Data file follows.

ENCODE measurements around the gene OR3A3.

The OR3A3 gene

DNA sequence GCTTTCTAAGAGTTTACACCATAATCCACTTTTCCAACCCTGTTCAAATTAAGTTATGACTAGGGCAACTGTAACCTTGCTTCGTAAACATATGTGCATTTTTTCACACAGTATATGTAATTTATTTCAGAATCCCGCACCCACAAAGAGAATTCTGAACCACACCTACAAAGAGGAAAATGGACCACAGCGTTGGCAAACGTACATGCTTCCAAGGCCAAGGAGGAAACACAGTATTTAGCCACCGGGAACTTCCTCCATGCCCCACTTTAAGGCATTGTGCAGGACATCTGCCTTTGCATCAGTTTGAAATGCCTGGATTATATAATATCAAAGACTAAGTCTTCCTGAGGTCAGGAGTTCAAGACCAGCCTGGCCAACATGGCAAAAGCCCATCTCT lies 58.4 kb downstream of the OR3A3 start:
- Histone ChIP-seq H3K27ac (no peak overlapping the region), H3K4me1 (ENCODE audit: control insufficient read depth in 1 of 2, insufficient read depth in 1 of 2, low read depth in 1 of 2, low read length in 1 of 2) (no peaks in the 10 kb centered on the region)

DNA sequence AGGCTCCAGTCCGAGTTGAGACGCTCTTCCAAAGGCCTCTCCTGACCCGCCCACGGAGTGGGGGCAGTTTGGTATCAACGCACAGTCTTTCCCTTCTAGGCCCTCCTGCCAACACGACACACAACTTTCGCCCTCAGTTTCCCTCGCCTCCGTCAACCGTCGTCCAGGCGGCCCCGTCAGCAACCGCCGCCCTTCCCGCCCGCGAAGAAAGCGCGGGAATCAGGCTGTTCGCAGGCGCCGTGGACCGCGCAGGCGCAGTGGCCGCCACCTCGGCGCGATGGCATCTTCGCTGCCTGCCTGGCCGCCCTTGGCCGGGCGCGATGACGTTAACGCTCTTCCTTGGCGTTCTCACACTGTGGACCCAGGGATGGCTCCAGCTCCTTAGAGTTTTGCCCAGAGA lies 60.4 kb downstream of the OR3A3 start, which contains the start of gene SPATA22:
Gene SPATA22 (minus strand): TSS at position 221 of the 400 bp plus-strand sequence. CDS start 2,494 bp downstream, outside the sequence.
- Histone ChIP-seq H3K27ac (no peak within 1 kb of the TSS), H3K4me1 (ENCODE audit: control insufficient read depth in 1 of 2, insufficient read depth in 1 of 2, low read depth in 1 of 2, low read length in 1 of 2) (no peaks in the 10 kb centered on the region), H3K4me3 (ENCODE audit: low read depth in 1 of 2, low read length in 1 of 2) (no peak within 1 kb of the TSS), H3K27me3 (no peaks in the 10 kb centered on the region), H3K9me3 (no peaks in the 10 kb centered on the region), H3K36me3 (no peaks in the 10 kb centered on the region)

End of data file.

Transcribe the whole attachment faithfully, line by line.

ENCODE measurements around the gene OR3A3.

The OR3A3 gene

DNA sequence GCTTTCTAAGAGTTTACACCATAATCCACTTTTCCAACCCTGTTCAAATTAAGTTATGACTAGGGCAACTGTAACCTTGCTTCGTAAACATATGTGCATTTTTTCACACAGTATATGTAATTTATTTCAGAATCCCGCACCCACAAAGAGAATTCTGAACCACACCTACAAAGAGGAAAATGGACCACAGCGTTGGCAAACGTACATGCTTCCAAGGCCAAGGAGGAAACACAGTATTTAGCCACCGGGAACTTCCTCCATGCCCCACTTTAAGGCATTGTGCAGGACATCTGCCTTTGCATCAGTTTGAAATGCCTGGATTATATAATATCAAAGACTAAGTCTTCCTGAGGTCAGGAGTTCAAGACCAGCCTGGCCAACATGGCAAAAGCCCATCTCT lies 58.4 kb downstream of the OR3A3 start:
- Histone ChIP-seq H3K27ac (no peak overlapping the region), H3K4me1 (ENCODE audit: control insufficient read depth in 1 of 2, insufficient read depth in 1 of 2, low read depth in 1 of 2, low read length in 1 of 2) (no peaks in the 10 kb centered on the region)

DNA sequence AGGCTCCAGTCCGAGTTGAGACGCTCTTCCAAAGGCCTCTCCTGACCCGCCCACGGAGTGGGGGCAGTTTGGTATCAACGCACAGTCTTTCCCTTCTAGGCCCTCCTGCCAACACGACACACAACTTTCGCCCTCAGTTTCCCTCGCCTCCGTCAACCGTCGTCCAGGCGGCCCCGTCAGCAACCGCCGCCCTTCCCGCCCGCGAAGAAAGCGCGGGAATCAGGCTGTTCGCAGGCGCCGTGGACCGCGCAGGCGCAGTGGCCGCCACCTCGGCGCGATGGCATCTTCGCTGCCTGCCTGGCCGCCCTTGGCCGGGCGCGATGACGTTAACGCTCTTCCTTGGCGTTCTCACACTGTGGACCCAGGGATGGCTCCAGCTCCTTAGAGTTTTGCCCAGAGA lies 60.4 kb downstream of the OR3A3 start, which contains the start of gene SPATA22:
Gene SPATA22 (minus strand): TSS at position 221 of the 400 bp plus-strand sequence. CDS start 2,494 bp downstream, outside the sequence.
- Histone ChIP-seq H3K27ac (no peak within 1 kb of the TSS), H3K4me1 (ENCODE audit: control insufficient read depth in 1 of 2, insufficient read depth in 1 of 2, low read depth in 1 of 2, low read length in 1 of 2) (no peaks in the 10 kb centered on the region), H3K4me3 (ENCODE audit: low read depth in 1 of 2, low read length in 1 of 2) (no peak within 1 kb of the TSS), H3K27me3 (no peaks in the 10 kb centered on the region), H3K9me3 (no peaks in the 10 kb centered on the region), H3K36me3 (no peaks in the 10 kb centered on the region)